Whether it’s fiction or nonfiction, I plan to write the first draft of my next book in a month. And I won’t even wait until November to start.

A Salute to Carrie Fisher and a Lesson for Writers

What writers can learn from the life and career of Carrie Fisher

A Salute to Carrie Fisher and a Lesson for WritersOn December 26, 2016 my wife and I went to see the movie Rogue One: A Star Wars Story. The next morning I learned that Carrie Fisher had died. Like most people I knew her for her iconic performance as Princess Leia in the Star Wars franchise. Her obituary revealed so much more:

  • Worked steadily as an actress from 1975 through to her death
  • Author of several semi-autobiographical novels, including Postcards from the Edge
  • Wrote the screenplay for the film of the book
  • Starred in an autobiographical one-woman play
  • Author of the non-fiction book, Wishful Drinking, based on her play
  • Spoke about her experiences with bipolar disorder and drug addiction
  • Mental health advocate
  • Script doctor

All these items are impressive, but the last one caught my attention: script doctor. As the title suggests, a script doctor is someone who comes in to fix the screenplays of other writers. In short, when a screenplay is good but not working as well as it should, a script doctor reworks it to make it shine.

Carrie Fisher’s Wikipedia page says she was “one of the top script doctors in Hollywood.” Who would have thought? According to her Wikipedia page and her IMDB bio, here are some of the movies she worked on as a script doctor:

  • Hook
  • Sister Act
  • Lethal Weapon 3
  • Last Action Hero
  • The River Wild
  • The Wedding Singer
  • Coyote Ugly
  • My Girl 2
  • Outbreak
  • Star Wars: Episode I – The Phantom Menace
  • Star Wars: Episode II – Attack of the Clones
  • Star Wars: Episode III – Revenge of the Sith
  • Milk Money
  • Love Affair
  • Made in America

I’ve seen all but one of these flicks. In a lot of them she worked on dialogue or to develop a specific character. She worked as a script doctor for about fifteen years and said that at that time it was lucrative work (but apparently not so much anymore).Carrie Fisher was an actress, author, script doctor, and advocate. Click To Tweet

Carrie Fisher was known primarily as an actress, but she was also an author of books—both fiction and nonfiction—and screenplays, a script doctor, and an advocate. From her example, I have four takeaways for authors:

  1. Diversify our income stream. (She earned money as an actress, author, and script doctor.)
  2. Write in multiple genres. (She wrote fiction, nonfiction, and scripts.)
  3. Capitalize on our strengths. (She had a knack for dialogue and character development.)
  4. Use whatever platform we have to be a voice for what we’re passionate about. (She was able to use her popularity to talk about mental health issues and substance abuse.)

Thank you, Carrie Fisher. You entertained me and taught me about writing.

When We Should and Shouldn’t Self-Publish

Writers need to balance the considerations of self-publishing and traditional publishing

When We Should and Shouldn’t Self-PublishThere is much debate in the writing community about going with a traditional publisher versus self-publishing. Neither is a panacea. Both have their advantages and their disadvantages. Considerations include career objectives, time investments, speed to publishing, potential revenue, and personal goals. Though I am pursuing a traditional publishing deal, I will also self-publish (indie-publish) other works.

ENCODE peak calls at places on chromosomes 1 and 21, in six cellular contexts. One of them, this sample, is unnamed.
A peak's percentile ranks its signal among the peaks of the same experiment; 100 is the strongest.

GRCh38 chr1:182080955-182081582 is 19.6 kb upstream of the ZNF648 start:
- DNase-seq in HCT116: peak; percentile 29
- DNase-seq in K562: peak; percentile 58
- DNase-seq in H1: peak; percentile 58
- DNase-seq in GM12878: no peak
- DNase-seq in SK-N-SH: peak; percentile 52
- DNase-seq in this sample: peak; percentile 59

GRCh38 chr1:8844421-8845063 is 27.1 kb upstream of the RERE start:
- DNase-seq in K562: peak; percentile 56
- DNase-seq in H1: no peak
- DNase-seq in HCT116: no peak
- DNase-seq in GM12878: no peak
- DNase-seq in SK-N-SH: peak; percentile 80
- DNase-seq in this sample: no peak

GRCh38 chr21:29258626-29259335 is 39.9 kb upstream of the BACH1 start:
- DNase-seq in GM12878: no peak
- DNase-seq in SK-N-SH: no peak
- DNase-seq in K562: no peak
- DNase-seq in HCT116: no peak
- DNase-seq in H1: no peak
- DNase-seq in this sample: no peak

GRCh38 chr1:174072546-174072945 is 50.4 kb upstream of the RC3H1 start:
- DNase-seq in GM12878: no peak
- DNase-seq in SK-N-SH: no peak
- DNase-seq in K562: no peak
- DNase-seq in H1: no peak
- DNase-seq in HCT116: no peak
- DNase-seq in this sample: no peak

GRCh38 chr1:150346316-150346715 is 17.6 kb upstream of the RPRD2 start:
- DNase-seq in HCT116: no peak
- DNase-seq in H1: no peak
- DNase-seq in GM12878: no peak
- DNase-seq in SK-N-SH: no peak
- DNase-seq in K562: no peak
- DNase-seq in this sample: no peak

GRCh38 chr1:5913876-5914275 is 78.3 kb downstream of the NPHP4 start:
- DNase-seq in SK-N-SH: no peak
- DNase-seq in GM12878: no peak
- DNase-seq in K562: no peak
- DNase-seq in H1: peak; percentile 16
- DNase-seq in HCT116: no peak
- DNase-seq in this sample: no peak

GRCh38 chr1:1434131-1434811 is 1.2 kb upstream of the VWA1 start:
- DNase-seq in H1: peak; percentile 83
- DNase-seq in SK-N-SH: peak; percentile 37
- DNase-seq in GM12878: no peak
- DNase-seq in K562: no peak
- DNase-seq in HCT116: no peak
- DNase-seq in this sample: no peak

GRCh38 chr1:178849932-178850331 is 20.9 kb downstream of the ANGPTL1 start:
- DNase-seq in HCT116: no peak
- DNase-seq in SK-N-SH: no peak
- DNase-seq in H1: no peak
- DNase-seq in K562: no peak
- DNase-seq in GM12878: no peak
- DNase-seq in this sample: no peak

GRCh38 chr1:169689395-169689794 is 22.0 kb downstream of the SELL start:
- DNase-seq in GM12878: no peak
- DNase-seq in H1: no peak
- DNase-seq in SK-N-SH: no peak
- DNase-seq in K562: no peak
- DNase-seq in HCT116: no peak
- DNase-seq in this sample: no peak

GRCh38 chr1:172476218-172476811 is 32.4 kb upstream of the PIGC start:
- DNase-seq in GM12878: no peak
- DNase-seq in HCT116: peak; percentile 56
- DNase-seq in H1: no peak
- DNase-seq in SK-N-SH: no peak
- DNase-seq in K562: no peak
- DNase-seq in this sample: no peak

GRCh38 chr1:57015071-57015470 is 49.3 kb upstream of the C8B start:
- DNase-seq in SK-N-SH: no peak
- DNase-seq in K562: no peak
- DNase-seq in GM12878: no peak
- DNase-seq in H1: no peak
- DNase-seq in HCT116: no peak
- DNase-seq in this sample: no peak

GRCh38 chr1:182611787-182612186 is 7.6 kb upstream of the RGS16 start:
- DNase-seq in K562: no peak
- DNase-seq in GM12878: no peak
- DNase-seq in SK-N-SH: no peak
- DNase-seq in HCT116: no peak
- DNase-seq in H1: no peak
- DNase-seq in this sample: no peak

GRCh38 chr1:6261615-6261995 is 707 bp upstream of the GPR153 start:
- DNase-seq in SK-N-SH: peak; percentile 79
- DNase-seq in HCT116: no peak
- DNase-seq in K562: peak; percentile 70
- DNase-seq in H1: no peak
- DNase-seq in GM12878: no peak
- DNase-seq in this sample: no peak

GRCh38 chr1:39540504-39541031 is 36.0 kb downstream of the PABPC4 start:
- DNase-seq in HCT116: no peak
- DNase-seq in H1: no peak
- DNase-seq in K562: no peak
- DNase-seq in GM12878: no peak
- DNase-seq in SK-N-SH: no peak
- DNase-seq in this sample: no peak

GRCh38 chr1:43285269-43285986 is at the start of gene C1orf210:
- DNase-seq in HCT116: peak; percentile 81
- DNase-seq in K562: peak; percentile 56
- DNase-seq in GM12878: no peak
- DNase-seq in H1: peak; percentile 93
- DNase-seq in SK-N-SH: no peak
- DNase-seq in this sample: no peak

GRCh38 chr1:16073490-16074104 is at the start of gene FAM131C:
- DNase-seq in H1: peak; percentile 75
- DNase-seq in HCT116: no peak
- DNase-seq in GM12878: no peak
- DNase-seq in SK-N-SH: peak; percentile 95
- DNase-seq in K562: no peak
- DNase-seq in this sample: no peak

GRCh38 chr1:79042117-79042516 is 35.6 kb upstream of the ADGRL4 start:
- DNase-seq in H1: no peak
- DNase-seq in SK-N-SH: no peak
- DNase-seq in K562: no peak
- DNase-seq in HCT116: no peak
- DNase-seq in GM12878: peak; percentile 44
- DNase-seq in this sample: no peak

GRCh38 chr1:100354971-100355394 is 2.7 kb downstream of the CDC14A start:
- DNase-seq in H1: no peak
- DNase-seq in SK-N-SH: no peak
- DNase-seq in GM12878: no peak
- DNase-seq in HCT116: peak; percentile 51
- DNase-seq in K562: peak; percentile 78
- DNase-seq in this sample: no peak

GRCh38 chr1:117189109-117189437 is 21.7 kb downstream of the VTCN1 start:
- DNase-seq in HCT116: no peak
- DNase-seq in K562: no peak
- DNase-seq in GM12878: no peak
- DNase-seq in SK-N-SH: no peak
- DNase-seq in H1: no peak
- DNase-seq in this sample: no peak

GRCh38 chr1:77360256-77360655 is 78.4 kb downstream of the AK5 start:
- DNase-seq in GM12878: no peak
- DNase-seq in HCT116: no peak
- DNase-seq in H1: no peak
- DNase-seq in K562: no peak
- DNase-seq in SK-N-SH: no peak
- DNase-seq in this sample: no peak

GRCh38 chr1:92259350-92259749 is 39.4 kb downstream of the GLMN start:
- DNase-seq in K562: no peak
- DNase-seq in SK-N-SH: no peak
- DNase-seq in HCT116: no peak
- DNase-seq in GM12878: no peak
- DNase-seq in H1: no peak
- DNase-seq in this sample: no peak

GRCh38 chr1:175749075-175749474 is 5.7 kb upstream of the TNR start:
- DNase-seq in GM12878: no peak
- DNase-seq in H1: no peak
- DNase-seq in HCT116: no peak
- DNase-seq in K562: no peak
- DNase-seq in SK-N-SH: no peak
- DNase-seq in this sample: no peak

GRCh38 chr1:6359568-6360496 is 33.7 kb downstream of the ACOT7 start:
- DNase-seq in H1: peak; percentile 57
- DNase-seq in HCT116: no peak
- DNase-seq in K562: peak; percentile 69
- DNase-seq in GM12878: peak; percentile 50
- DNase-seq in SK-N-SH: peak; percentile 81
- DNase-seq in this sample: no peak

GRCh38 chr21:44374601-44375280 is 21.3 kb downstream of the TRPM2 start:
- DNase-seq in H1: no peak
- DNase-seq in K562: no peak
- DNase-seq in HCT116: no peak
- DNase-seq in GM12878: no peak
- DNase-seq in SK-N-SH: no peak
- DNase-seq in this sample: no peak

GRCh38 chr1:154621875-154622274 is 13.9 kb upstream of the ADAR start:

The key is to know when it’s the right time to self-publish.

Here’s When You Shouldn’t Self-Publish:

  • Publishers Reject Your Book: It’s an unwise reaction to self-publish your book just because a couple publishers said “no.” Some well-known books and classics were rejected scores of times, but their authors didn’t give up and kept trying new avenues. And I’m sure they continued to work on improving their book in the process.
  • Agents Won’t Sign You: The same thing applies with agents. Agents only make money when they sell books, so if they don’t think they can sell your book, they won’t take you on as a client. Not being able to land an agent may be the worst reason to self-publish because you’re probably not ready.
  • You’re Tired of Hearing “No”: Rejection is a part of writing. It’s often a sign that you or your book isn’t ready. Self-publishing prematurely will just give more people a reason to reject your book.
  • You’re Weary of Waiting: Traditional publishing takes time and requires patience. Being impatient with long production times is not (usually) a sound reason to self-publish.

Here’s When You Should Consider Self-Publishing:

  • You’ve Written The Best Book Possible: When your book is the best it can be you might want to consider self-publishing it. This means you have carefully edited and proofed it, you’ve received feedback from others, and you’ve hired people to make it shine.
  • Your Book Has Been Professionally Edited: There are three types of editing and you need a different editor for each type. Usually you need to hire these people. If someone gives you free editing, you often get what you pay for. First there’s a development edit (the big picture stuff), copy-editing (sentence structure, flow, and word choice), and proofreading (grammar, punctuation, and typos). There are three types of editing and you need a different editor for each type. Click To Tweet
  • You Will Invest In Your Book: In addition to hiring editors, you will need to pay for a front cover design. Since “a book is judged by its cover,” don’t skimp on this. Other considerations include the book jacket, the interior layout, and file conversion. Each one costs and your book will look “off” if you try to do these yourself.
  • You Are Ready to Market Your Book: Successful self-publishing requires marketing. While traditional publishers will also expect you to help promote your book, when you self-publish, it all falls to you.

Consider both of these lists before you self-publish your next book.